I saw this posted on another website, signed Rabbi Aryeh Frimer. I cannot vouch for the authenticity of its authorship, but it conforms with his high standard of discourse, as I have personally experienced, for example, when he attended my daf yomi either fourteen or twenty one years ago. Rabbi Frimer has written extensively on issues of Women and Tefilla, and I had the privilege of pointing out to him the Rosh in Brachos (seventh perek siman 20 and see Ma'adanei Yomtov if you can't figure it out yourself) that ties tziruf to a minyan to Bris Mila. UPDATE: Rabbi Dr. Frimer verified his authorship by personal communication.
I would like to make it clear that there is no doubt as to the authenticity of the text of the benediction she-lo asani isha─since it appears thrice in Rabbinic literature: in the Tosefta, the Talmud Bavli and the Yerushalmi. (B.T. Menahot 43b; J.T. Berakhot 9:1; and Tosefta Berakhot 6:18) Both the Tosefta and the Yerushalmi make it clear that the benediction is related strictly to men’s greater obligation in commandments. As is well known, women are generally freed from mitsvot asei she-ha-zeman gramman (time-determined positive commandments), which include, inter alia: sukka, lulav, shofar, tefillin and tsitsit. (See: Mishna Kiddushin 1:7; Tosefta Kiddushin 1:10; Talmud Kiddushin 29a, and Kiddushin 33b and ff) Reams have been written to explain the import of these benedictions and why they are in the negative. (“Birkot haShahar,” Encyclopedia Talmudit, IV, p. 371ff; Joseph Tabory, “The Benediction of Self-Identity and The Changing Status of Women and of Orthodoxy,” Kenishta, 1 (2001), pp. 107-138). I would like, however, to cite the comments of R. Reuven Margaliyyot (Nitsotsei Or, Menahot 43b, s.v. Rabbi Meir Omer), which I personally find very satisfying.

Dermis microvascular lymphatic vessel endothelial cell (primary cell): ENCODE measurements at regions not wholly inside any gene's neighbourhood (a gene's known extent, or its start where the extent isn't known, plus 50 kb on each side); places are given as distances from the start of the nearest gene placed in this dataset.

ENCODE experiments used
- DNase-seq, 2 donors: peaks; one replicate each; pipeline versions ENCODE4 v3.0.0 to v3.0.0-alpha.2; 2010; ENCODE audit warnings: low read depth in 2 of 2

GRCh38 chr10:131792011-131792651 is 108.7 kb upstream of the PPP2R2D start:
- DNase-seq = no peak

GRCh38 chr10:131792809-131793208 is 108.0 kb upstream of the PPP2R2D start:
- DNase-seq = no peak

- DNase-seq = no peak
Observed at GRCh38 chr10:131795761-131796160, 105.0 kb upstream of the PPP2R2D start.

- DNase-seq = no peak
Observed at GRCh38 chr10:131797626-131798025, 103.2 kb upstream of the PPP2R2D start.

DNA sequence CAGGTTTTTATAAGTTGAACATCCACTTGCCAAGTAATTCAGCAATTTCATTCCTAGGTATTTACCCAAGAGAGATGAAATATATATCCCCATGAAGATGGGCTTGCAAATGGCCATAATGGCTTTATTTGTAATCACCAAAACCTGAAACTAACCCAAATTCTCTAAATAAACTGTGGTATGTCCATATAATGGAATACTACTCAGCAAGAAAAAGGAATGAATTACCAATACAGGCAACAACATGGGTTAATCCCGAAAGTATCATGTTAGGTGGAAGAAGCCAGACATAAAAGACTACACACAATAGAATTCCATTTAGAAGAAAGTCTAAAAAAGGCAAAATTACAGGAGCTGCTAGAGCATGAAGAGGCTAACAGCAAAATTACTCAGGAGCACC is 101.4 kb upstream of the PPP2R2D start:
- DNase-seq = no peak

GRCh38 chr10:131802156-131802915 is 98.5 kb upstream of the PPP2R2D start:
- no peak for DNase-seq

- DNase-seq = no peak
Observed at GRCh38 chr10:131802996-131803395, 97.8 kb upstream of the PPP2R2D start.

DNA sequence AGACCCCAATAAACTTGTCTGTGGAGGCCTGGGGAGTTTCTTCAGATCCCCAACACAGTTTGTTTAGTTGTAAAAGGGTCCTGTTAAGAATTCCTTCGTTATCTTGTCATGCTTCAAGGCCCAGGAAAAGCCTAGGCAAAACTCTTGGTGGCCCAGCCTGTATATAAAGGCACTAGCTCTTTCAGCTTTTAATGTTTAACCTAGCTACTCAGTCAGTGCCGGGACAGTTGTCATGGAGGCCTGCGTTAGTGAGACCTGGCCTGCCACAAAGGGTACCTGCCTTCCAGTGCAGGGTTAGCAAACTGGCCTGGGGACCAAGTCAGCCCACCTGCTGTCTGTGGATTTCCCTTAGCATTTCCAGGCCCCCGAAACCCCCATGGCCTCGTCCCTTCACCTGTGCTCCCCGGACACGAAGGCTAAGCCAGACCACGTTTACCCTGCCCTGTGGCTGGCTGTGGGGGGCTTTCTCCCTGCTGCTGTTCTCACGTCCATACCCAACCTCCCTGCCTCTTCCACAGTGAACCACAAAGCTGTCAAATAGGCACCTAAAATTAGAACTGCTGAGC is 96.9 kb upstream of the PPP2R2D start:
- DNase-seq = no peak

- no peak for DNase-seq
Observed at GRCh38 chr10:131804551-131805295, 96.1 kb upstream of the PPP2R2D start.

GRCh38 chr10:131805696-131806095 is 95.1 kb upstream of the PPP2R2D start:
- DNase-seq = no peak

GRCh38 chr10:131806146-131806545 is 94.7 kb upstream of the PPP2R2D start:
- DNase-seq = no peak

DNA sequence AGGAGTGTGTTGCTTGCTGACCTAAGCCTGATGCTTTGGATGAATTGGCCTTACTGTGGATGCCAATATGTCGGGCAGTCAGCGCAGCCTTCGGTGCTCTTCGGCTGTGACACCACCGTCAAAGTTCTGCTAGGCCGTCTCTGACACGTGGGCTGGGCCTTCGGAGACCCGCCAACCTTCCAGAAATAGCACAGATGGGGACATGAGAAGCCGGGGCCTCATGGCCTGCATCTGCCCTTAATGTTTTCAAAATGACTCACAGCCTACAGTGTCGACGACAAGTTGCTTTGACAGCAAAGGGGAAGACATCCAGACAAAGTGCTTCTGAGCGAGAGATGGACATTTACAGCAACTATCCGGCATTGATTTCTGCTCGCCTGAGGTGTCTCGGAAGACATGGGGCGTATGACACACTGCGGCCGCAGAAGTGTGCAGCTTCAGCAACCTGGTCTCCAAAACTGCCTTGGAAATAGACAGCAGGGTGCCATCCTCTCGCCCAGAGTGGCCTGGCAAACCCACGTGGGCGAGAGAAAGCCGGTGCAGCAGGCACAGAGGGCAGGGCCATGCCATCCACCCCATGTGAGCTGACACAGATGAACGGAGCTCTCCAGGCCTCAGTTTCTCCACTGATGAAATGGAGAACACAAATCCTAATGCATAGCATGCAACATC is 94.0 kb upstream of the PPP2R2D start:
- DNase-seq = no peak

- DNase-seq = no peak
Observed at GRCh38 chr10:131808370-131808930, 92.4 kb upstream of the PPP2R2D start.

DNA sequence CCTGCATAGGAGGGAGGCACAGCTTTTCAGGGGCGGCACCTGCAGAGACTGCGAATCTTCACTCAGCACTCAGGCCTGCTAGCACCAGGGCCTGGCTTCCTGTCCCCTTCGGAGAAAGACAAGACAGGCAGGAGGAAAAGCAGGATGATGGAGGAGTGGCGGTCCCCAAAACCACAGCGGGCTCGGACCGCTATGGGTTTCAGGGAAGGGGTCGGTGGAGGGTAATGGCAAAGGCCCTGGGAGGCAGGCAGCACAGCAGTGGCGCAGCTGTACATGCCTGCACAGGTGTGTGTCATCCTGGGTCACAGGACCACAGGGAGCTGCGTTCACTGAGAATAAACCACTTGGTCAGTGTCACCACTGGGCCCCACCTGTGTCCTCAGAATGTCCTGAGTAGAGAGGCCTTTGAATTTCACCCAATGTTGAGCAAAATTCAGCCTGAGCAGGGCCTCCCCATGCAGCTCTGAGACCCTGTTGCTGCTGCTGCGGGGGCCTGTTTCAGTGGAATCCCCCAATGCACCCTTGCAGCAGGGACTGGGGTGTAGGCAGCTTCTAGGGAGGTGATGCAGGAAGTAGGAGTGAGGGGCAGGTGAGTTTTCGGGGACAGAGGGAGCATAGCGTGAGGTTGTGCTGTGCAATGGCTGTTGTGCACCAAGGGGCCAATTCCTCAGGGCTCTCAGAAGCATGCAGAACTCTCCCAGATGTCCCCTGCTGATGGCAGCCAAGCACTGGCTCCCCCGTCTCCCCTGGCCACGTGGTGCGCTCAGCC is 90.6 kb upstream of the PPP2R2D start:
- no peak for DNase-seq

…A woman is not punished if she does not fulfill time-determined positive commandments, and her share in the World to Come is like that of a man. Hence, there might well be room for a male Jew to think that it might have been better had he been born a woman, for then he would have been freed from the yoke of these commandments. Hence, [the Rabbis] established that each male should make a daily declaration that these mitsvot are not a burden.
A similar approach appears in the writings of the 18th Century Talmudist R. Samuel Eidels (Maharsha Hiddushei Aggadot, Menahot 43b. See also Chabakuk Elisha, “Shelo Asani Isha,” A Simple Jew Blog, September 12, 2008, available online at: http://tinyurl.com/343e2g5) who writes:
…[A male makes this benediction because the role] of a man and a woman are each lenient on the one hand and stringent on the other. For if they are righteous, the reward of the male is greater, because he is commanded in more mitsvot than a woman. However, if they are not righteous, the man’s punishment is greater than a woman’s.
These scholars note that one who has greater obligation has greater potential for reward, but also for greater possible punishment should he or she not do as required. Thus, a man who doesn’t put on tefillin or sit in the Sukka is punished for bittul aseh─for not fulfilling the positive commandment he was bidden to obey. Hence, the Rabbis ordained that each day, each of us acknowledge that, mutatis mutandis, the Creator could have made us a non-Jew, or a slave, or a woman with fewer obligations, but also fewer risks. Yet, the Almighty chose not to. By reciting the daily identity berakhot “sheLo asani goy; sheLo asani aved; sheLo asani isha” each of us accepts upon ourselves the spiritual/religious role that we have been given. The “she-lo” is to be understood as “Who has not,” a sober acknowledgement and acceptance of a spiritual role, not a celebrative “because He has not.”